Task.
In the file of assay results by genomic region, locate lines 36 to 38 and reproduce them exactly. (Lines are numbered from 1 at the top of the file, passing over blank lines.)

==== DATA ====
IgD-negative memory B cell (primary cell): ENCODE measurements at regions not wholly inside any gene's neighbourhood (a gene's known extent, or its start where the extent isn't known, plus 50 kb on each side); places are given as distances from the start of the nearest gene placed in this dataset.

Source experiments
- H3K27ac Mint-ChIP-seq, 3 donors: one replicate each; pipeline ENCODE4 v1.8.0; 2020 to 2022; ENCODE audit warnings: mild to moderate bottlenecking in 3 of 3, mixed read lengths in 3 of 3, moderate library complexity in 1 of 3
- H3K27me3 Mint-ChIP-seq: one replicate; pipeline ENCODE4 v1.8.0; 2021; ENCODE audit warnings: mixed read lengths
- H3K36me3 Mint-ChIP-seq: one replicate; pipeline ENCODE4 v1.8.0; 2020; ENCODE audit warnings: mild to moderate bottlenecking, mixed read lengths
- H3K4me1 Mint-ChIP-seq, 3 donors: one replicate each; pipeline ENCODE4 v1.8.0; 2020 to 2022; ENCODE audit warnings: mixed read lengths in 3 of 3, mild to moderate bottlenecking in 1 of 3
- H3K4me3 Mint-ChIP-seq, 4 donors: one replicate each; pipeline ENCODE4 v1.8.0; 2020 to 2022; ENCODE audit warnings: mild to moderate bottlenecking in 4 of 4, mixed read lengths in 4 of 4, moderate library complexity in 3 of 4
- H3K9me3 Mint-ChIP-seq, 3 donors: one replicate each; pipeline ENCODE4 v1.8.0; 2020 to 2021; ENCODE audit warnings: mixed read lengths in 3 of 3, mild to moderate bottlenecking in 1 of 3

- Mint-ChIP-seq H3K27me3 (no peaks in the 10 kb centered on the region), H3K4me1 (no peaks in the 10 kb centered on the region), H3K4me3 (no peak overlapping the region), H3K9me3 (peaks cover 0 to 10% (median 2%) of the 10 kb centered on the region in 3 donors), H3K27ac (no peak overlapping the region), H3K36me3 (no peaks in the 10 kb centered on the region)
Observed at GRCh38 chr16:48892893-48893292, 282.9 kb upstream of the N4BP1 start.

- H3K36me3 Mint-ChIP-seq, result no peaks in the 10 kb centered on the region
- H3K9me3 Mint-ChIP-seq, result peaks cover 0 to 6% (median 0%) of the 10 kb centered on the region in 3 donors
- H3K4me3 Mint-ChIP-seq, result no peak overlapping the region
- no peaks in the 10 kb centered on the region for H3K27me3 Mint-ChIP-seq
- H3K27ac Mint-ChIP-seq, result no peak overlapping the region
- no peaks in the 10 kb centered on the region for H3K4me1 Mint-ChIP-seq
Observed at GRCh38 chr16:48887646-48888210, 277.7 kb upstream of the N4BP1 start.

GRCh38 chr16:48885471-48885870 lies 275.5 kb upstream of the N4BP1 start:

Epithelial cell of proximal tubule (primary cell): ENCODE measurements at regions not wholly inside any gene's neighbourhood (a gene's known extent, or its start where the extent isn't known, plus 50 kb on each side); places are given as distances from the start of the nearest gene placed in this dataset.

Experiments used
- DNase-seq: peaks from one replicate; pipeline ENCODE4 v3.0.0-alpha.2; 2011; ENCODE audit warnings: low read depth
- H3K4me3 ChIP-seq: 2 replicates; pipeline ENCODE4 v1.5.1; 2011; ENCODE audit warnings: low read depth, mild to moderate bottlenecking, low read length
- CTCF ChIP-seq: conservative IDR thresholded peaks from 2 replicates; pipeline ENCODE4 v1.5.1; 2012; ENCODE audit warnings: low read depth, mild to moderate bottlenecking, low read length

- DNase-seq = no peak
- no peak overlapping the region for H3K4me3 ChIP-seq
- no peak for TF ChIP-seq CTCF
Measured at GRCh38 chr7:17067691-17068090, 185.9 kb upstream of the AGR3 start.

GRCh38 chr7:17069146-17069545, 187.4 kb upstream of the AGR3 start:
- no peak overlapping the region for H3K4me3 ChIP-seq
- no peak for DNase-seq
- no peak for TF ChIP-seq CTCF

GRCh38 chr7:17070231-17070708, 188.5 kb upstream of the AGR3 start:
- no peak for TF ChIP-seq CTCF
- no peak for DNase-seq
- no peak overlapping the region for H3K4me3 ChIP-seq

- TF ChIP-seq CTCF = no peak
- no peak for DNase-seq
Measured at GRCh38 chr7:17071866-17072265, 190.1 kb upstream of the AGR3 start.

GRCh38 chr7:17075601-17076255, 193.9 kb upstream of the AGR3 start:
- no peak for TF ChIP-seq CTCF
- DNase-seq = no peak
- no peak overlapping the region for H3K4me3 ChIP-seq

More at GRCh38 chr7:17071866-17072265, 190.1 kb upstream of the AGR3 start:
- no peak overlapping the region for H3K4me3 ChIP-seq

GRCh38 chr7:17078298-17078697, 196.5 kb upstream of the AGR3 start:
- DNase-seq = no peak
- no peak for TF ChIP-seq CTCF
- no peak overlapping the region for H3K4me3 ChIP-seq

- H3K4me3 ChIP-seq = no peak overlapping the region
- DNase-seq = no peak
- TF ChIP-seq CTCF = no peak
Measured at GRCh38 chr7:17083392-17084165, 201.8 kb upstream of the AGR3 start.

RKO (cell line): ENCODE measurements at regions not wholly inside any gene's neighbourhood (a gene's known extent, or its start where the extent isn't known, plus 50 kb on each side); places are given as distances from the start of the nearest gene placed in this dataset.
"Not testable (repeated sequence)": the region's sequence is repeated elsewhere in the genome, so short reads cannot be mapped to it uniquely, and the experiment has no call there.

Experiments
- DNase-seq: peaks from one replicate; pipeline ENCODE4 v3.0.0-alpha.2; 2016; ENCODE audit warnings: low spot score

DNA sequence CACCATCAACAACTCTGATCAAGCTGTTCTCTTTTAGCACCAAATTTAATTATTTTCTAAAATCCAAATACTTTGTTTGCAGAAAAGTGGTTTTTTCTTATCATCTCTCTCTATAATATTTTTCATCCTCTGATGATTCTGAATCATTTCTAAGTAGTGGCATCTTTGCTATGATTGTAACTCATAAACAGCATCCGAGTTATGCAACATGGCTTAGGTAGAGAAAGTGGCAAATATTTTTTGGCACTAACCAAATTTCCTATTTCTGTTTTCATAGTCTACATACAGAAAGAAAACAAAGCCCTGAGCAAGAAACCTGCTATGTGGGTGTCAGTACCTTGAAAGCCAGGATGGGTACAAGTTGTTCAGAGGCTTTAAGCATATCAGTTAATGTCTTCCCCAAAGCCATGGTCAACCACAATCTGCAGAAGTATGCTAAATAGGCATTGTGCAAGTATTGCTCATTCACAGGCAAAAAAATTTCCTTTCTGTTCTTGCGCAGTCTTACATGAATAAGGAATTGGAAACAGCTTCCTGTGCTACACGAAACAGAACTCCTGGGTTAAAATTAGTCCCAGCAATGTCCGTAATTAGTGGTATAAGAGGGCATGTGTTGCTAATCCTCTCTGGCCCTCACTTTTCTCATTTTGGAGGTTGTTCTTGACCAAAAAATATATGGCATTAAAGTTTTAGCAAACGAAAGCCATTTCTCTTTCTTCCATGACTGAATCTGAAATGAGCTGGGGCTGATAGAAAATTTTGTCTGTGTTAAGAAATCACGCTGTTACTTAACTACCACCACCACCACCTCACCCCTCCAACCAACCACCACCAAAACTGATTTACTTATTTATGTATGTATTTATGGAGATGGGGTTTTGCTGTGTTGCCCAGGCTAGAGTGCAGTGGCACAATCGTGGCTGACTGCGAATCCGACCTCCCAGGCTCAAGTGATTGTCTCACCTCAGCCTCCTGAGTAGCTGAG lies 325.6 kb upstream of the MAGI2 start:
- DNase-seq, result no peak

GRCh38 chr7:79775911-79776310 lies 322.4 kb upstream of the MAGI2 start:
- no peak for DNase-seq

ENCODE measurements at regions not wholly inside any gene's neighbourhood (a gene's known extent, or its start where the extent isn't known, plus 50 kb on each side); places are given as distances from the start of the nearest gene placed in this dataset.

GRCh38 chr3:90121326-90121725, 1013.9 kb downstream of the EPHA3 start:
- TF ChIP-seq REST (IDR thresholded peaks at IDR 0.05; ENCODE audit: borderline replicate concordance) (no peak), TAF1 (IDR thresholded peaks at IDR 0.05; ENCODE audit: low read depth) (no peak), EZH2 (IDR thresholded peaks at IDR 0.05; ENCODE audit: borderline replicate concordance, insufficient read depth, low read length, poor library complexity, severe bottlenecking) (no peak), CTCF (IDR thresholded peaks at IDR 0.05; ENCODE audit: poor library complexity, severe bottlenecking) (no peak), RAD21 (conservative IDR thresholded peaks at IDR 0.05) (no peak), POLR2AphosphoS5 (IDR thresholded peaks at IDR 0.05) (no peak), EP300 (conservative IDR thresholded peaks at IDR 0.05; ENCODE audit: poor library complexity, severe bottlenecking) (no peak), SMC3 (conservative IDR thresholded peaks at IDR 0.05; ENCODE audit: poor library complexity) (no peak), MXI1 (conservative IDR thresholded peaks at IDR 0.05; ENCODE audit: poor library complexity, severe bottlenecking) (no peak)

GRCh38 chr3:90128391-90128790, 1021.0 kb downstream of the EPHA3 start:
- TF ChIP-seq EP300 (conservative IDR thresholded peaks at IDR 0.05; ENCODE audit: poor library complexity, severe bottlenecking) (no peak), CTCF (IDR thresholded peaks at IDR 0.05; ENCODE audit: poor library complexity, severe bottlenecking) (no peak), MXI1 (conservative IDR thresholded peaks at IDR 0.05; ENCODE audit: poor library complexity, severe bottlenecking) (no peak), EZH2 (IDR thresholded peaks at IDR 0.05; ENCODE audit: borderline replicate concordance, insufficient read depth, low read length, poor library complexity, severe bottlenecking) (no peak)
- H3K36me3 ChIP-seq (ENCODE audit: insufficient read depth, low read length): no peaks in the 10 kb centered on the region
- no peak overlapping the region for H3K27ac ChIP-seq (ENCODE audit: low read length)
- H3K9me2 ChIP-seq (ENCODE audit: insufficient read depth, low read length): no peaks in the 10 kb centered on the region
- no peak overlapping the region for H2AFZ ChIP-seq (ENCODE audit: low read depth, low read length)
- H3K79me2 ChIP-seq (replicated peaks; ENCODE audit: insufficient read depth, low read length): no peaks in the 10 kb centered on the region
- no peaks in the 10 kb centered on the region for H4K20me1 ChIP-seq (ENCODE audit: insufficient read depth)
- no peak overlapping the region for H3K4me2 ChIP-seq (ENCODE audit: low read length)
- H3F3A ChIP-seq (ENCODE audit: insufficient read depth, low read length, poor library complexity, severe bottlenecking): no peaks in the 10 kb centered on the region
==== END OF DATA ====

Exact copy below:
- TF ChIP-seq CTCF = no peak
- no peak for DNase-seq
Measured at GRCh38 chr7:17071866-17072265, 190.1 kb upstream of the AGR3 start.